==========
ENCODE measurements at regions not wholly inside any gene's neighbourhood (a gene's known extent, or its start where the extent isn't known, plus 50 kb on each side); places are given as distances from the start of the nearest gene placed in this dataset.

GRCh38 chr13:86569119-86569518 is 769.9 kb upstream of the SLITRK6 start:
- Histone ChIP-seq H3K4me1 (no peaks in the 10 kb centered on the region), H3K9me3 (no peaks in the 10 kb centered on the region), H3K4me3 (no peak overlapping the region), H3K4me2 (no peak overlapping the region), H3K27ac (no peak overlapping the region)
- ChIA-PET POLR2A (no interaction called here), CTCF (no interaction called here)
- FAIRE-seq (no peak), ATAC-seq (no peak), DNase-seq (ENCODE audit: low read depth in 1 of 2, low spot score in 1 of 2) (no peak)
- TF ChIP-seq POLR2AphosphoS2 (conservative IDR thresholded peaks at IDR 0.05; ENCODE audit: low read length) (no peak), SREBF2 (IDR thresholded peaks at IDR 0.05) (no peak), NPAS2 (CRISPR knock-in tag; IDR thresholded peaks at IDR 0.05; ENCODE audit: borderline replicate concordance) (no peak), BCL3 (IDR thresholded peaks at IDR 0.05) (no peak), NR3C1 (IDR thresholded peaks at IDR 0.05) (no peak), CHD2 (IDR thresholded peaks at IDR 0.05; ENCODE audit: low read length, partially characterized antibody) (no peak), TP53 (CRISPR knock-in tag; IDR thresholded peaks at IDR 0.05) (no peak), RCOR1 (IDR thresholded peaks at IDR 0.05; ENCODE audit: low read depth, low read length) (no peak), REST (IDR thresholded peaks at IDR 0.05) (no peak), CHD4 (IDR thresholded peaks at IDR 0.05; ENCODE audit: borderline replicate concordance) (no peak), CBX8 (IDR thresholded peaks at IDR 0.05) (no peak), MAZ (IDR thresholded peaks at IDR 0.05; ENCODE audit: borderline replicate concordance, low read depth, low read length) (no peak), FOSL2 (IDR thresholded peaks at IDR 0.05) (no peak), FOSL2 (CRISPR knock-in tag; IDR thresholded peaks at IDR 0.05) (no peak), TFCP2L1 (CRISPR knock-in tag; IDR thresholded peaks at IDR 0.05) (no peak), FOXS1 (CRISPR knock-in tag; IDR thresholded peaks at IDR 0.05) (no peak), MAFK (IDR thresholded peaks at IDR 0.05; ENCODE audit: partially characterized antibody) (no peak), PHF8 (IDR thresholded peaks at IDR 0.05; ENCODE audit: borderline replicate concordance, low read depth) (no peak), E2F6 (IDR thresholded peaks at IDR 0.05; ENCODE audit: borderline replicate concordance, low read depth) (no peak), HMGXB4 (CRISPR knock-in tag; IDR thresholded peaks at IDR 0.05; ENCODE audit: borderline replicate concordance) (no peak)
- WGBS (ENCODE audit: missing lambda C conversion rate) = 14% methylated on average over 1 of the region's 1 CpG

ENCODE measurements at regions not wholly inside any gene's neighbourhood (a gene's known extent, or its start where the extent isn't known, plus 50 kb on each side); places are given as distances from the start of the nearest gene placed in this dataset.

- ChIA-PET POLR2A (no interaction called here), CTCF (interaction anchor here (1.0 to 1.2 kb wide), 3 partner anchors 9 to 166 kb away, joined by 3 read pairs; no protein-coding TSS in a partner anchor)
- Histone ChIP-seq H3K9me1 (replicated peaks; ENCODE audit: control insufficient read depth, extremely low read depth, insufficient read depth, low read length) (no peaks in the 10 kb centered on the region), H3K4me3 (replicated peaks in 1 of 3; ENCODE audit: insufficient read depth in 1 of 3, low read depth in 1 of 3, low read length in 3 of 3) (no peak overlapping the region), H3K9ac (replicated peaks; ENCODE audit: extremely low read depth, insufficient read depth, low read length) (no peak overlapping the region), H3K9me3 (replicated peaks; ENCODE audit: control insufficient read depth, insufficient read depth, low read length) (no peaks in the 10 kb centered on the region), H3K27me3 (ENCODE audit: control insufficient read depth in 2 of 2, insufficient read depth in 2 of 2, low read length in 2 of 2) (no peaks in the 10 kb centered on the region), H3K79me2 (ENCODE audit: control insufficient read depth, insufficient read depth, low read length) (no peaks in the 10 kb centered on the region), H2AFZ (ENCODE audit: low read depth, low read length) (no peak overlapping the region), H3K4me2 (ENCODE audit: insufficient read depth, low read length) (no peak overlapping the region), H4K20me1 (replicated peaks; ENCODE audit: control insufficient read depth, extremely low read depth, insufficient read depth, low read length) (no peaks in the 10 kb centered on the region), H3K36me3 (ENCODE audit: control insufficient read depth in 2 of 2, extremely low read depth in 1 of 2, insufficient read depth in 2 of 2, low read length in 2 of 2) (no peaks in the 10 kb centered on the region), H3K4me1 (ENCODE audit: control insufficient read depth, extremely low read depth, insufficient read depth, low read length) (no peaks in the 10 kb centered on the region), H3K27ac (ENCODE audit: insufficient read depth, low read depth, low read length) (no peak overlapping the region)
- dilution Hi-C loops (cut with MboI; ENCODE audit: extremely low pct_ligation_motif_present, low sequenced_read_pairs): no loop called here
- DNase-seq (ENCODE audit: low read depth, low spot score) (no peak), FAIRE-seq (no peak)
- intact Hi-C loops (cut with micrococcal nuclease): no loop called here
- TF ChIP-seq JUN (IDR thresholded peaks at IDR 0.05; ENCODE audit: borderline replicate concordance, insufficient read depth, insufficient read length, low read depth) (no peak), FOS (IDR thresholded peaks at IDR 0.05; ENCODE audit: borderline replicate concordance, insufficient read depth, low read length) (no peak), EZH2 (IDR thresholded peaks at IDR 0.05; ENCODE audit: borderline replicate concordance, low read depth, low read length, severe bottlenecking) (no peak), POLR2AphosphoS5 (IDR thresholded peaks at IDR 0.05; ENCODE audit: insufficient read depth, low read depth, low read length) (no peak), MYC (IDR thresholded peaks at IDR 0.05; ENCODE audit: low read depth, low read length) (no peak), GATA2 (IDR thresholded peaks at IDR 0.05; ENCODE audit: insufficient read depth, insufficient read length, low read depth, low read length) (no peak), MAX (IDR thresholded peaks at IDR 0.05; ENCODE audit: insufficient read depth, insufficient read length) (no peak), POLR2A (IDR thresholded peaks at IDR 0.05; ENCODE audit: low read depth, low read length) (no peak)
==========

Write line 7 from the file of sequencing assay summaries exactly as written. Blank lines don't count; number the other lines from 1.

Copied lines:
- WGBS (ENCODE audit: missing lambda C conversion rate) = 14% methylated on average over 1 of the region's 1 CpG